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Games as Experiencing


Disciplines > Game Design > Games as Experiencing

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There are many distinct experiences in life and sometimes games can be seen more as escape, yet the experiential aspects of games can be a very deliberate part of the design and can contribute significantly to make the game more enjoyable.

This may be done in two ways. First, the overall general experience of playing the game may be considered, for example the concentration of thoughtful games like chess, the visceral aspects of physical games, the visual quality of board games or the atmosphere of a role-playing game.

Individual experiences may also be designed, for example where role-players enter an unexplored room or where fighters engage in a battle. A full design of experience considers all aspects, from thinking of playing through to after-game situations.


An urban street treasure-hunting game is designed both for the overall experience of running around a city and individual 'adventures' in finding clues in distinctly different contexts, such as abandoned buildings and churches.

A football team manager considers the whole experience of the players, from joining to coaching to changing-room build-up to the actual impact of the game and post-game let down.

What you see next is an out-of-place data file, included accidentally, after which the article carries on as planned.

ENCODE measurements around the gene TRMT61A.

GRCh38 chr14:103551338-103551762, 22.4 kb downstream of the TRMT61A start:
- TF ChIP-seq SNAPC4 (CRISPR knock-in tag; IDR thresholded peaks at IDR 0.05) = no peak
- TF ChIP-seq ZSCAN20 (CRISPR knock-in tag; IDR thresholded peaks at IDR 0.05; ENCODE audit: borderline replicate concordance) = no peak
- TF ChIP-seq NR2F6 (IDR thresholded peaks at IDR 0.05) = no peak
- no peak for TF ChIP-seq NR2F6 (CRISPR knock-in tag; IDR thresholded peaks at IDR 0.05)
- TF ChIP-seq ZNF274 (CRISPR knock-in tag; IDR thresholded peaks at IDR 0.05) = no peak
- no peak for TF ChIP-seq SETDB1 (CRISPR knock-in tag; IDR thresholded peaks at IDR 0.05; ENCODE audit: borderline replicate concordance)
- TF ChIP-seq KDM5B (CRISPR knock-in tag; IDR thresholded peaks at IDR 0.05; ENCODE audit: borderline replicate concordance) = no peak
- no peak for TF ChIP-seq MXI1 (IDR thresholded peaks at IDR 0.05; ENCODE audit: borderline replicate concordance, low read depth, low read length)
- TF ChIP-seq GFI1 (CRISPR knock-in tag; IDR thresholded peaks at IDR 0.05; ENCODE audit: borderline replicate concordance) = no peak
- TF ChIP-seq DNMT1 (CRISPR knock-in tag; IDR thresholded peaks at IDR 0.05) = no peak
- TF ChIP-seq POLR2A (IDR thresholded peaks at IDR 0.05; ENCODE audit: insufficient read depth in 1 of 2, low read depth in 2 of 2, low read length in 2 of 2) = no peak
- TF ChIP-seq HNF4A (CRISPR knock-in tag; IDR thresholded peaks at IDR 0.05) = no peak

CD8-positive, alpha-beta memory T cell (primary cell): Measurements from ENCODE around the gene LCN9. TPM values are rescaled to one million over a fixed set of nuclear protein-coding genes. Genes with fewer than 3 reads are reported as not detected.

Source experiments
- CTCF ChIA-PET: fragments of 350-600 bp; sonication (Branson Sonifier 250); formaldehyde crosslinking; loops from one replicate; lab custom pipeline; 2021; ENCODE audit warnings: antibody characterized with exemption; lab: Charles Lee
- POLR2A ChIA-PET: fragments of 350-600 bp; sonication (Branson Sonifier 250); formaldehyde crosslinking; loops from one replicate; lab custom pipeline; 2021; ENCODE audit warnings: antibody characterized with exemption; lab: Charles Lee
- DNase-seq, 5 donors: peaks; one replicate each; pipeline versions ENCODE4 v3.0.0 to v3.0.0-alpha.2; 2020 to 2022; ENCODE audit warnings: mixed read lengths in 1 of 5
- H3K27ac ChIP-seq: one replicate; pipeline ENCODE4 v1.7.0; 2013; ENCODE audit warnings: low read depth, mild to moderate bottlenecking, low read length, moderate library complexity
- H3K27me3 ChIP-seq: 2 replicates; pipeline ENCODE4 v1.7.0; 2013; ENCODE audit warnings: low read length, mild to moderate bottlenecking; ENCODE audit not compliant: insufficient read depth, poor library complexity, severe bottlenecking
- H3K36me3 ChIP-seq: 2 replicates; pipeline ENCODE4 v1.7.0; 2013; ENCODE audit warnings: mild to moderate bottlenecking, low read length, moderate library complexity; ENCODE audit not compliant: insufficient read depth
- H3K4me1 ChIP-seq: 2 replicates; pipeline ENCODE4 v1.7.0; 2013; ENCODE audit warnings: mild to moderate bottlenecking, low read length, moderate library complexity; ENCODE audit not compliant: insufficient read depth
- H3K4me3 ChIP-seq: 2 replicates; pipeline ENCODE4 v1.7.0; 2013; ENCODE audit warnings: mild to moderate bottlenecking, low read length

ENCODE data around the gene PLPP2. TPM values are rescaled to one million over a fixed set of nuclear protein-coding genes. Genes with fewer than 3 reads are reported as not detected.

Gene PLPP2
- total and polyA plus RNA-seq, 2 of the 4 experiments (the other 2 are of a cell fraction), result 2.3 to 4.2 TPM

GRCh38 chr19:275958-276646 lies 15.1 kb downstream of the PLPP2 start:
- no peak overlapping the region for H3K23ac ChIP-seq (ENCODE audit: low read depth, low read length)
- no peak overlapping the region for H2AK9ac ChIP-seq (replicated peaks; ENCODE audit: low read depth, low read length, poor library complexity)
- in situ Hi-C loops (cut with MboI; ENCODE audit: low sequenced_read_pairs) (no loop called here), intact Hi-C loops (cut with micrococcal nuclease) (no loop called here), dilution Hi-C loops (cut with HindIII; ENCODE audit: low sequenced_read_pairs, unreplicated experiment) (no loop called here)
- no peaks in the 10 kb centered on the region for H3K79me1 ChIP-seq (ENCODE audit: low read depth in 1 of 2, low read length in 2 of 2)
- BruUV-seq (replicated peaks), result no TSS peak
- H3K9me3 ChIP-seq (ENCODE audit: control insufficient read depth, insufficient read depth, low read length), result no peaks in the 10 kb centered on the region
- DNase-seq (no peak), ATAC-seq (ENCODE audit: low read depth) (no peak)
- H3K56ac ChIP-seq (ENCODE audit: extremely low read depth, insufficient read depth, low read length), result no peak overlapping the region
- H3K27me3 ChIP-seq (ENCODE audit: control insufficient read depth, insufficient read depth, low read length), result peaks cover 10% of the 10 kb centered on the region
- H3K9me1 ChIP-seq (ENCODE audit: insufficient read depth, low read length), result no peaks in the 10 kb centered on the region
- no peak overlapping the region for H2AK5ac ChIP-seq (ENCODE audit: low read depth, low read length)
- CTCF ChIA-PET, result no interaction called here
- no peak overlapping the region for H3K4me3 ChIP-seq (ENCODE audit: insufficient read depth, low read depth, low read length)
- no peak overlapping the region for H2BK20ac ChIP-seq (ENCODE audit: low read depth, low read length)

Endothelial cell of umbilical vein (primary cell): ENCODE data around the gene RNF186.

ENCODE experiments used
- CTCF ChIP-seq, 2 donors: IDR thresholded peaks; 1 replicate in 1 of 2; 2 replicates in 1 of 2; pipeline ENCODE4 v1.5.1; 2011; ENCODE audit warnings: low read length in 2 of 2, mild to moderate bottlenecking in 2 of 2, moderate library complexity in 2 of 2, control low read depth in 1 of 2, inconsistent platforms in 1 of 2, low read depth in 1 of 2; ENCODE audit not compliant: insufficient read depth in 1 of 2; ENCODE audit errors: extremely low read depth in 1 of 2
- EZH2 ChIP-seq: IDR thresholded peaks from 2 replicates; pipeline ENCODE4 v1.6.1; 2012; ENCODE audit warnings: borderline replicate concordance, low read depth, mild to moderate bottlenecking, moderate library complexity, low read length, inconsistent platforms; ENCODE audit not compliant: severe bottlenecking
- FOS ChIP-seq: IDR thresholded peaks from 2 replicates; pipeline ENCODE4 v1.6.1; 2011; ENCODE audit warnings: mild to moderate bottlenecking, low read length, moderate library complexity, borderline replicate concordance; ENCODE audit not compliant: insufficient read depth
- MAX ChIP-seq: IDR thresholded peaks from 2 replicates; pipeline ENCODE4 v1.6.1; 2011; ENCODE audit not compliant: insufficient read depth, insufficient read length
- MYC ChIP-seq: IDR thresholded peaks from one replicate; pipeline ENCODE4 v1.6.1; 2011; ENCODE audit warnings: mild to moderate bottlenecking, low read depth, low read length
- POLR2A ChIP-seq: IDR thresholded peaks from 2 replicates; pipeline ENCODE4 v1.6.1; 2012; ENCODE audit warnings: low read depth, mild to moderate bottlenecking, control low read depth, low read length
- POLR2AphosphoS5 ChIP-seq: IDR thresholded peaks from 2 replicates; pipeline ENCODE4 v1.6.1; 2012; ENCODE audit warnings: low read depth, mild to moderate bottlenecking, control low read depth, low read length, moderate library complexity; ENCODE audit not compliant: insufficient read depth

Meaning, which is central to our lives, comes from experiencing. From the interpretation and learning that we get out of games we both improve our game-play and also find better ways of living in the 'real' world.

Experiences are not 'events' or what happens, they are how people feel about such times. A strong experience is likely to have peak emotions with perhaps a complex set of feelings along the way. We remember good experiences because the emotions we feel at the time help fix the experiences in our memories such that when we recall that period we experience again the emotions we felt then.

It has been found that varying experiences is a often a better way of generating happiness than acquiring material goods. It is hence better to spend your money on experiences, including games, than buying more 'stuff'.

See also

Varying Experiences, Meaning, Games as Discovery


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